• Drowning: Drowning is a common cause of accidental death.[55] There are no differences between victims of salt water and fresh water drowning. Correction of hypoxia is critical in the outcome of these victims as cardiac arrest is a consequence of the hypoxia. Care should be taken to start immediate resuscitation and restore oxygenation, ventilation and perfusion. During BLS it is recommended to start the BLS with 5 rescue breaths.[56] Rescue breathing is difficult after drowning due tot the presence of fluid in the airway and the high inflation pressure required after drowning. Furthermore regurgitation is common and removal of the regurgitated material during resuscitation is required.[57] It is common for hypothermia to be present in victims of drowning, complicating the resuscitation attempt. After return of spontaneous circulation, pneumonia is common and patients are prone to develop acute respiratory distress syndrome (ARDS).[58, 59]
  • Electrocution: Electrocution can result in multi-system injury and usually occur in the workspace in adult or at home in children. The direct effects of an electric shock on tissues, for instance paralysis of the respiratory system or muscles, VF in the myocardium, ischemia due to coronary artery spasm or asystole can result in a cardiac arrest.[60] Electrical burns can complicate the resuscitation and care should be taken to avoid further complications resulting from these burns. Adequate fluid therapy is required if there is significant tissue destruction. Due to electrical burns around the neck and muscular paralysis early intubation and prolonged ventilatory support may be required.[61]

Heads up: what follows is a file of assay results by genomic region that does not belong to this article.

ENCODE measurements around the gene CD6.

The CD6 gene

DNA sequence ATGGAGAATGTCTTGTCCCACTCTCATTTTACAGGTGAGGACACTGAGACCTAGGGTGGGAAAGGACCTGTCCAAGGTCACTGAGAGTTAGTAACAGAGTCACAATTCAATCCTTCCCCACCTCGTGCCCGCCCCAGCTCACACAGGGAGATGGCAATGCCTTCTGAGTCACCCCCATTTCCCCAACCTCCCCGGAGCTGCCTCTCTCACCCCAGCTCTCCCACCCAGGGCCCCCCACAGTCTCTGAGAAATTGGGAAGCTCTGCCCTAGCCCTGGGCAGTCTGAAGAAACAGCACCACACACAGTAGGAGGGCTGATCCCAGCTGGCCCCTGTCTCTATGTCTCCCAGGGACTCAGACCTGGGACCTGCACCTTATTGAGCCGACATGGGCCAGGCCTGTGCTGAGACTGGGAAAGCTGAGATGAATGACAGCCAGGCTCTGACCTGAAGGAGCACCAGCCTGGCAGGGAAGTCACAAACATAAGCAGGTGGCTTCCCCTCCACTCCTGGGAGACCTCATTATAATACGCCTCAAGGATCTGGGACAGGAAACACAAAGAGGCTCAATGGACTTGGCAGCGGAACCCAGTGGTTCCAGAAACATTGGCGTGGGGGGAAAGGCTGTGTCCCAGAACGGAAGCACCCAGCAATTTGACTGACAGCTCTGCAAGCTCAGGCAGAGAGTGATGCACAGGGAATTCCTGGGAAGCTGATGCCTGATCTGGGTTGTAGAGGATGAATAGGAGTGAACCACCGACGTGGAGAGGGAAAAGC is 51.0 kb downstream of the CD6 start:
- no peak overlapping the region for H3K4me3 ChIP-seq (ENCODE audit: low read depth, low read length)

• Electrolyte disorder: Electrolyte abnormalities are among the most common causes of cardiac arrhythmias. Potassium disorders are commonly seen, especially hyperkalaemia has a high risk of malignant arrhythmias.[62] During cardiac arrest treatment of these abnormalities is no different than in the normal clinical setting, and aggressive treatment of the electrolyte disorder should be initiated.[63, 64]
  • Hyperthermia: Exogenous or endogenous hyperthermia can result in heat stress, progressing to heat exhaustion and results in heat stroke.[65] Heat stress can provoke edema, syncope and cramps and is treated with rest, cooling and oral rehydration and salt replacement. Heat exhaustion is a systemic reaction to prolonged heat exposure and is accompanied by headaches, dizziness, nausea, vomiting, tachycardia, hypotension, muscle pain, weakness and cramps. Treatment is similar as in a heat stroke, but active cooling might be required in severe cases with ice packs or cold intravenous fluids. Heat stroke is a systemic inflammatory response with a core temperature above 40,6oC. It can lead to varying levels of organ dysfunction accompanied by mental changes.[66] It can occur during high environmental temperatures or during strenuous physical exercise in high environmental temperatures. Rapid cooling of the victim should occur as soon as possible.[67] Patients with heat-stroke usually have electrolyte abnormalities and hypovolaemia.